We’ve all had that night or two where we toss and turn watching the clock unable to sleep. But for some, a restless night is routine. While sleep deprivation is an issue that is often overlooked, it can have a major impact on our minds, bodies, and even careers.

While we sleep, our brain removes toxic proteins from its neurons. This process can only be done while we’re asleep. When we don’t get enough sleep the toxic proteins remain in our brain cells, impairing our ability to think. Lack of sleep slows our ability to process information and problem solve, weakens your creativity, and heightens your stress levels and emotional reactivity.

Check out these eight common sleep problems below along with tips to overcome them in order to get the quality sleep that your body needs.

Anxiety

If you suffer from an anxiety condition or even find yourself feeling anxious from time to time, chances are you’ve had trouble falling asleep. It can be challenging for anyone to relax their mind after a long day, but when you’re combating anxiety on top of it, you may find yourself struggling both physically and mentally to convince your body to fall asleep.

If anxiety is causing you to miss out on ZZZ’s, trying using a meditation app before bed. There are many wonderful meditation apps out there that can help curb your anxiety by relaxing your mind and bringing about more mental peace. Stretching is also a great way to reduce anxiety before bed because it helps combat tension caused by anxiety or stress by loosening up your body.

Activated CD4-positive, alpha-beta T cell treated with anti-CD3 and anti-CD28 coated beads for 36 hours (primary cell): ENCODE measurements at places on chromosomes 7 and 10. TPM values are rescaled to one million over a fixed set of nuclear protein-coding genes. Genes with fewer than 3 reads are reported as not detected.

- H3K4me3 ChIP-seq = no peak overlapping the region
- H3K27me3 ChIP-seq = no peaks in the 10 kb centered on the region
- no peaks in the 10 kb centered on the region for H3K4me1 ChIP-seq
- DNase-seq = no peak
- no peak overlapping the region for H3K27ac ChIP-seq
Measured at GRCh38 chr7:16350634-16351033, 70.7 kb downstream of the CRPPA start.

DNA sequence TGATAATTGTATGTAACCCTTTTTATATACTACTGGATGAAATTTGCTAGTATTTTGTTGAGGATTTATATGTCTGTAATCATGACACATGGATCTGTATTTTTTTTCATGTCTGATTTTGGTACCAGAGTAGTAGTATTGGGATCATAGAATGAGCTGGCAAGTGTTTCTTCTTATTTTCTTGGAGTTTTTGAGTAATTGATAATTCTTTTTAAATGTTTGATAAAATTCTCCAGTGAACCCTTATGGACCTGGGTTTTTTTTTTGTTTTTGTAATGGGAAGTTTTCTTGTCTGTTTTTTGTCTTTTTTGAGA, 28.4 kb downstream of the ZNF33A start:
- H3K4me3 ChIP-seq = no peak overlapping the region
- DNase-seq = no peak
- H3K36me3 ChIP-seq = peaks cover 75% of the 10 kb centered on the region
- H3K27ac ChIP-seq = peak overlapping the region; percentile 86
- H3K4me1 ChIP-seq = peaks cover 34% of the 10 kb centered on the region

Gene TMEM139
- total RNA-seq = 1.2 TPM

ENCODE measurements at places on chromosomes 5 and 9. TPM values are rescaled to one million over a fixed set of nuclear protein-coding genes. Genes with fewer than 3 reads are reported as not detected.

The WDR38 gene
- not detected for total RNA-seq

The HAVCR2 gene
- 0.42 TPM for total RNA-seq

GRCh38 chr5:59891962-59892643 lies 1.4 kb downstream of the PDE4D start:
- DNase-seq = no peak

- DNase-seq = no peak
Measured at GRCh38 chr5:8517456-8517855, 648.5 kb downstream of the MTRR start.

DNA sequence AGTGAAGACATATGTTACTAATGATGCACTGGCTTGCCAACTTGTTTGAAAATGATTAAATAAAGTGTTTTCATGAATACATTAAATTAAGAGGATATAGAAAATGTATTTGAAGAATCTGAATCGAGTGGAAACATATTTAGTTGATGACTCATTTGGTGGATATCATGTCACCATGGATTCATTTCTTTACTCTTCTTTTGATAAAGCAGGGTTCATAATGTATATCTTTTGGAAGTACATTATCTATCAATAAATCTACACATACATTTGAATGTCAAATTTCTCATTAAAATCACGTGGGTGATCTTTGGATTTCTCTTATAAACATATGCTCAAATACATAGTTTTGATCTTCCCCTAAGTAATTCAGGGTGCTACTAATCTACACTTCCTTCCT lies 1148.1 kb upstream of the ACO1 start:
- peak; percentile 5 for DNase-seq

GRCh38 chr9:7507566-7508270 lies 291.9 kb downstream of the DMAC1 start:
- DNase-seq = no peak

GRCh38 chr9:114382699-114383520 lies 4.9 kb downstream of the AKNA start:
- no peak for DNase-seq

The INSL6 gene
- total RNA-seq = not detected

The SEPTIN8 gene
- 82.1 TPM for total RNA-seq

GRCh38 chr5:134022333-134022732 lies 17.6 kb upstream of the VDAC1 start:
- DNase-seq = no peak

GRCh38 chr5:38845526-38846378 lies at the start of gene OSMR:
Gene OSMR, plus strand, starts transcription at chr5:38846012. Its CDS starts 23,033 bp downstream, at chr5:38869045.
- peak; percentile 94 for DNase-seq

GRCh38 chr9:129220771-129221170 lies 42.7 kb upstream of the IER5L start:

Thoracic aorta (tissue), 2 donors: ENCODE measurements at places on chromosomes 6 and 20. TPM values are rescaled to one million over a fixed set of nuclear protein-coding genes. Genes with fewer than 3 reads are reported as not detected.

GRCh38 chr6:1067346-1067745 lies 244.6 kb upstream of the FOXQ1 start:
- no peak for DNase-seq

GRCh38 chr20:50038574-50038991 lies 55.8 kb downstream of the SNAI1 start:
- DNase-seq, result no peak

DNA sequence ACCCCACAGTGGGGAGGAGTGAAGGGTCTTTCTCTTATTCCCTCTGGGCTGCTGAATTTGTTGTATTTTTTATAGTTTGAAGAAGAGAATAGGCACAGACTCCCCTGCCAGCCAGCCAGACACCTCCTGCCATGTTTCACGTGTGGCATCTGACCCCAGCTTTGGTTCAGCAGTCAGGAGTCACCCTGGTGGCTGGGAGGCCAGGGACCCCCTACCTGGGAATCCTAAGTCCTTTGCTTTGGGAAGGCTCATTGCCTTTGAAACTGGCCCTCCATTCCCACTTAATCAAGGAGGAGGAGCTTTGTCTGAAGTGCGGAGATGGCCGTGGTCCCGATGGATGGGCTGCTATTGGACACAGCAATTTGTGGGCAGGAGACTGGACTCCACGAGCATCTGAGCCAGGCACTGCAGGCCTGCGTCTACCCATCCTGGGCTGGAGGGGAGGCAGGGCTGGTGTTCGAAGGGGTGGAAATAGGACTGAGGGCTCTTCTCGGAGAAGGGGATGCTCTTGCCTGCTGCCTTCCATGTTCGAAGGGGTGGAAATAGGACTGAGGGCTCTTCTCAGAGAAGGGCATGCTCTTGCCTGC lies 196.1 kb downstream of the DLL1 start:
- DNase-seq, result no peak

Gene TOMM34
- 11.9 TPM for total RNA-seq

Busy Mind

Mental over-activity is a big problem and more and more people are reporting that they just can’t turn off their brains at night. When you’re stressed, your mind races with thoughts at night rather than shutting down. With each passing year, our societal demands get ever greater leading us to be “on” 24 hours a day, seven days a week. This results in greater rates of insomnia.

In order to set the stage for sleep, we need to unwind and dim our mind. Make time to relax and unwind at least one hour before bed. Keep the lights dim and put away all electronic devices. Try reading, sketching, or journaling. Once you discover what works best for you, develop a nightly bedtime routine consisting of these activities. This will help create closure for the day, allowing your brain to begin the process of shutting off.

Discomfort

Pain is hard enough to deal with in the light of day, but when pain at night robs you of the sleep your body has been craving so badly it can be downright exhausting. According to the National Sleep Foundation, two out of three people with chronic pain have difficulty sleeping. This is because no matter what the cause of it is, pain can disrupt sleep architecture and affect sleep positions.

Sleep is the only time that our muscles, spine, and ligaments can completely relax. Sleeping on a mattress that is not suited to your body can actually cause or increase body aches and pains as it creates bad sleep posture, strained muscles, and unnatural spinal alignment. Foam layer mattresses are a good option because they fit to your body shape and maintain the same natural spinal alignment we have when we are standing. This evenly balances out the weight of our body, creating no pressure points and allowing our muscles to relax at the correct positions and lengths.

Hunger

It can be difficult to get a full night’s sleep if hunger strikes during the night as hunger pains have been shown to keep the brain mentally alert. On top of that, not getting enough sleep can both lower metabolism and increase levels of ghrelin, the “hunger hormone” that boosts appetite and can even encourage weight gain.